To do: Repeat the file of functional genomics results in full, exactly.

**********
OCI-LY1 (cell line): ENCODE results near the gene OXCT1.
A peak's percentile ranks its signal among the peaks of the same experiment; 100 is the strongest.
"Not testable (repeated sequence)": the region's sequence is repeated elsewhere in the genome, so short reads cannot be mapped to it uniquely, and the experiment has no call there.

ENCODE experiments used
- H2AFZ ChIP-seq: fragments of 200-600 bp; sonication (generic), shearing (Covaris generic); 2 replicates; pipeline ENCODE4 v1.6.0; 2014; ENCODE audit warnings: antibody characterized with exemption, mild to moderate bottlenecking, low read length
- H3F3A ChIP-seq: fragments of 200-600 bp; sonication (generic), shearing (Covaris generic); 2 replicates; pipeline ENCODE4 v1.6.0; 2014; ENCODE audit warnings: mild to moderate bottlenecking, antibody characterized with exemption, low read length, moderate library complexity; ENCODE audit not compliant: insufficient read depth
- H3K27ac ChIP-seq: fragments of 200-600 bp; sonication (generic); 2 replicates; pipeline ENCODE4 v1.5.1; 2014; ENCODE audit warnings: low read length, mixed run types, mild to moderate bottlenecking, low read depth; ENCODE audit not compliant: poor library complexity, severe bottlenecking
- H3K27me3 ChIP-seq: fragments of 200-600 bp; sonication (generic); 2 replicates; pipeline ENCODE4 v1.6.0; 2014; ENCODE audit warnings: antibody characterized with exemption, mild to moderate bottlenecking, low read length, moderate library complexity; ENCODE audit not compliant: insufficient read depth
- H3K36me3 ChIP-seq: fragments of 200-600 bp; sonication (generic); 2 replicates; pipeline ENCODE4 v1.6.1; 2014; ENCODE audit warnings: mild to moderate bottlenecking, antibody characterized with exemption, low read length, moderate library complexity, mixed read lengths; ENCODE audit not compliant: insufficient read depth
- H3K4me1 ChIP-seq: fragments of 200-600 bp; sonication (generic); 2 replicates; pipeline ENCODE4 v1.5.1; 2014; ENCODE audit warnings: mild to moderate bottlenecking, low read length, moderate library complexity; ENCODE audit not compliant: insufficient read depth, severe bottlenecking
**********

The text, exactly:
OCI-LY1 (cell line): ENCODE results near the gene OXCT1.
A peak's percentile ranks its signal among the peaks of the same experiment; 100 is the strongest.
"Not testable (repeated sequence)": the region's sequence is repeated elsewhere in the genome, so short reads cannot be mapped to it uniquely, and the experiment has no call there.

ENCODE experiments used
- H2AFZ ChIP-seq: fragments of 200-600 bp; sonication (generic), shearing (Covaris generic); 2 replicates; pipeline ENCODE4 v1.6.0; 2014; ENCODE audit warnings: antibody characterized with exemption, mild to moderate bottlenecking, low read length
- H3F3A ChIP-seq: fragments of 200-600 bp; sonication (generic), shearing (Covaris generic); 2 replicates; pipeline ENCODE4 v1.6.0; 2014; ENCODE audit warnings: mild to moderate bottlenecking, antibody characterized with exemption, low read length, moderate library complexity; ENCODE audit not compliant: insufficient read depth
- H3K27ac ChIP-seq: fragments of 200-600 bp; sonication (generic); 2 replicates; pipeline ENCODE4 v1.5.1; 2014; ENCODE audit warnings: low read length, mixed run types, mild to moderate bottlenecking, low read depth; ENCODE audit not compliant: poor library complexity, severe bottlenecking
- H3K27me3 ChIP-seq: fragments of 200-600 bp; sonication (generic); 2 replicates; pipeline ENCODE4 v1.6.0; 2014; ENCODE audit warnings: antibody characterized with exemption, mild to moderate bottlenecking, low read length, moderate library complexity; ENCODE audit not compliant: insufficient read depth
- H3K36me3 ChIP-seq: fragments of 200-600 bp; sonication (generic); 2 replicates; pipeline ENCODE4 v1.6.1; 2014; ENCODE audit warnings: mild to moderate bottlenecking, antibody characterized with exemption, low read length, moderate library complexity, mixed read lengths; ENCODE audit not compliant: insufficient read depth
- H3K4me1 ChIP-seq: fragments of 200-600 bp; sonication (generic); 2 replicates; pipeline ENCODE4 v1.5.1; 2014; ENCODE audit warnings: mild to moderate bottlenecking, low read length, moderate library complexity; ENCODE audit not compliant: insufficient read depth, severe bottlenecking